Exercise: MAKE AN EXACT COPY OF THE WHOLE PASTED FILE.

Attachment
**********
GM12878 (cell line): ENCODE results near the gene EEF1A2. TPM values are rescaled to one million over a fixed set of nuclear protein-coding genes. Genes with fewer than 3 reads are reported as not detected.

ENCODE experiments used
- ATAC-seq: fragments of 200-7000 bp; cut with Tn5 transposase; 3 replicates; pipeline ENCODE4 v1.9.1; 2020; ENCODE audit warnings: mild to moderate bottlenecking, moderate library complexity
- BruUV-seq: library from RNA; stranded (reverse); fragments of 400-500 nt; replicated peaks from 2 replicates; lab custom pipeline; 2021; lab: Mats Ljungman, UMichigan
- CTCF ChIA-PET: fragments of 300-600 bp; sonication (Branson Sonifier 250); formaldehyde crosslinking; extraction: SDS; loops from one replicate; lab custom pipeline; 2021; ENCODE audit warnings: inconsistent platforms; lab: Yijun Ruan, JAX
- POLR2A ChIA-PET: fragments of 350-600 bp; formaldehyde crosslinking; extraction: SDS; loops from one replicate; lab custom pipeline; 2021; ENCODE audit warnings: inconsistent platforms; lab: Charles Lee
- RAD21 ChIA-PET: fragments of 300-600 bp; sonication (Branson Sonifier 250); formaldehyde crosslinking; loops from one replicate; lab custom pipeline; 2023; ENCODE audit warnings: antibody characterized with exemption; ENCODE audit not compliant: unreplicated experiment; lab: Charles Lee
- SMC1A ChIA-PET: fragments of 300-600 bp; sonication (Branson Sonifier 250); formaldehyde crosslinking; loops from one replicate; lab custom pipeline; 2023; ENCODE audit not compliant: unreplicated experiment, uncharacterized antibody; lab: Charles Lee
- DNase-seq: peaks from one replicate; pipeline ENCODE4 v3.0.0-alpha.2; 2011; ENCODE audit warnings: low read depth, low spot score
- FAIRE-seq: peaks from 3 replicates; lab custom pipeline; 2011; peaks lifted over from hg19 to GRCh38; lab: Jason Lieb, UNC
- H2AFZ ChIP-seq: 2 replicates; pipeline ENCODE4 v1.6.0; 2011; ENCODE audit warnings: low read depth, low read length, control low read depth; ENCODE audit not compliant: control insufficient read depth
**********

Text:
GM12878 (cell line): ENCODE results near the gene EEF1A2. TPM values are rescaled to one million over a fixed set of nuclear protein-coding genes. Genes with fewer than 3 reads are reported as not detected.

ENCODE experiments used
- ATAC-seq: fragments of 200-7000 bp; cut with Tn5 transposase; 3 replicates; pipeline ENCODE4 v1.9.1; 2020; ENCODE audit warnings: mild to moderate bottlenecking, moderate library complexity
- BruUV-seq: library from RNA; stranded (reverse); fragments of 400-500 nt; replicated peaks from 2 replicates; lab custom pipeline; 2021; lab: Mats Ljungman, UMichigan
- CTCF ChIA-PET: fragments of 300-600 bp; sonication (Branson Sonifier 250); formaldehyde crosslinking; extraction: SDS; loops from one replicate; lab custom pipeline; 2021; ENCODE audit warnings: inconsistent platforms; lab: Yijun Ruan, JAX
- POLR2A ChIA-PET: fragments of 350-600 bp; formaldehyde crosslinking; extraction: SDS; loops from one replicate; lab custom pipeline; 2021; ENCODE audit warnings: inconsistent platforms; lab: Charles Lee
- RAD21 ChIA-PET: fragments of 300-600 bp; sonication (Branson Sonifier 250); formaldehyde crosslinking; loops from one replicate; lab custom pipeline; 2023; ENCODE audit warnings: antibody characterized with exemption; ENCODE audit not compliant: unreplicated experiment; lab: Charles Lee
- SMC1A ChIA-PET: fragments of 300-600 bp; sonication (Branson Sonifier 250); formaldehyde crosslinking; loops from one replicate; lab custom pipeline; 2023; ENCODE audit not compliant: unreplicated experiment, uncharacterized antibody; lab: Charles Lee
- DNase-seq: peaks from one replicate; pipeline ENCODE4 v3.0.0-alpha.2; 2011; ENCODE audit warnings: low read depth, low spot score
- FAIRE-seq: peaks from 3 replicates; lab custom pipeline; 2011; peaks lifted over from hg19 to GRCh38; lab: Jason Lieb, UNC
- H2AFZ ChIP-seq: 2 replicates; pipeline ENCODE4 v1.6.0; 2011; ENCODE audit warnings: low read depth, low read length, control low read depth; ENCODE audit not compliant: control insufficient read depth